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Innovations

Transatlantic Milestones for Carmat’s Total Artificial Heart

Image: Duke University Hospital Carmat's total artificial heart
A Duke University Hospital patient is the first in the United States to receive the implant as part of an FDA-approved study. Meanwhile, Carmat announced the first commercial implant and sale of its artificial heart in the company’s history.

July has been a month of milestones for Carmat, the French medtech company that has developed an implantable total artificial heart. On July 14, Duke University Hospital reported the first successful implantation of Carmat’s artificial heart in a patient in the United States. Then, on July 19, Carmat announced its first commercial implant and sale since the company was formed in 2008. The procedure was performed at the Azienda Ospedaliera dei Colli hospital in Naples, considered to be a center of expertise in the field of artificial hearts in Italy.

Carmat’s artificial heart obtained the CE mark in December 2020, and is marketed under the name Aeson in the European Union and other countries that recognize the CE marking. The company received FDA approval last year to begin US studies and potentially enroll 10 patients with end-stage biventricular heart failure. The study will evaluate whether the artificial heart is a viable option as a life-saving step before transplant.

Duke is the first US hospital to implant the device. “Three additional US centers are currently screening patients for the study,” reported Amanda Pedersen in sister brand MD+DI on July 19.

The patient who received the implant was referred to Duke in June after a sudden, unexpected diagnosis of heart failure. He and his wife recently adopted their two-year-old foster son, and the patient arrived at Duke expecting only to undergo heart bypass surgery. His condition quickly deteriorated, however, making traditional options, including transplant, too risky.

If the device receives FDA approval, it would provide a bridge to transplant for patients whose hearts require assistance to pump blood through both chambers. “Because of the shortages of donor hearts, many patients die while waiting for a heart transplant,” said Dr. Jacob Schroder, a transplant surgeon who led the implant procedure at Duke with Dr. Carmelo Milano. “We are hopeful for new options to help these patients . . . who have devastating disease and cannot otherwise be considered for a transplant.”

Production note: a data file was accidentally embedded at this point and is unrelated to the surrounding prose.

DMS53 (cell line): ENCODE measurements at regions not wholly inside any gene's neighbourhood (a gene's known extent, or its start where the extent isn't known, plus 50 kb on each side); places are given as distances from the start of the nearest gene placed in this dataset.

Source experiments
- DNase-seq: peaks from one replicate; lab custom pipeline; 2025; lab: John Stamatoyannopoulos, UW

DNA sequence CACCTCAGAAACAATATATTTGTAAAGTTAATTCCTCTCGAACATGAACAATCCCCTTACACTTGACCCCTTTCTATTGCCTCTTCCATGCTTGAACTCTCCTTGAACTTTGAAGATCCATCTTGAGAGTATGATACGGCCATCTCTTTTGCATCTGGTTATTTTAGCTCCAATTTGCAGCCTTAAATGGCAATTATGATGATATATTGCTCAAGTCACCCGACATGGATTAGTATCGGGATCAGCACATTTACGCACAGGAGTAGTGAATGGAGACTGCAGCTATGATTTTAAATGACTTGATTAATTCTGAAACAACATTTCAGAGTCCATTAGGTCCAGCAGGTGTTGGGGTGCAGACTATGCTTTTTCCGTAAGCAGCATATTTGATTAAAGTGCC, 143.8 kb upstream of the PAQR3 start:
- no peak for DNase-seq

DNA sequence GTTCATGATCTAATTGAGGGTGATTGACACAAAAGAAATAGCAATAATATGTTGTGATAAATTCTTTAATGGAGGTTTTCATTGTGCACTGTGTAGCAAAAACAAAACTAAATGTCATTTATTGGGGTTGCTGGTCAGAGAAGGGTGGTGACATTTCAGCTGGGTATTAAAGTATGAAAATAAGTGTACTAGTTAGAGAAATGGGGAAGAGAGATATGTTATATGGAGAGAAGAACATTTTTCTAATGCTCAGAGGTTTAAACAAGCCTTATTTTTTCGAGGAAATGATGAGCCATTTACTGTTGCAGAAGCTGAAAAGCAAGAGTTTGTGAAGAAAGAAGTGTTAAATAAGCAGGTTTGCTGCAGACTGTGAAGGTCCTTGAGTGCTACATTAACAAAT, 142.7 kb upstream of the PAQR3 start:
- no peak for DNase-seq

Duke University Hospital estimates the number of new cases of heart failure in the United States to be around 100,000 per year, with only 3000 to 4000 of those patients being good candidates for a heart transplant. More than 95,000 of the remaining patients could benefit from the implantation of a total artificial heart, according to Carmat.

Carmat's heart is made from polyurethane and natural materials derived from cow-heart tissue, according to the Wall Street Journal. “The use of natural materials is aimed at solving problems with blood clotting that can arise when blood comes into contact with artificial materials like plastic,” noted the article. Tucson-based Syncardia also has developed a total artificial heart that relies on segmented polyurethane, a material that excels in “stretching, strength, and shape memory,” reported Brian Buntz in MD+DI back in 2014. When the material supply was threatened, Syncardia researched alternative materials but did not find any that could match the properties of the polyurethane. So, it bought the “material's formula, the equipment to make it, and everything else needed to make it in house. SynCardia is now the only company to manufacture the material,” wrote Buntz.

Carmat is currently pursuing commercial prospects in Europe, notably in Germany where it has initiated what it calls constructive conversations with 20 of the most active hospitals in the field of mechanical assistance. Five German hospitals have received training by Carmat and are currently screening potential patients.

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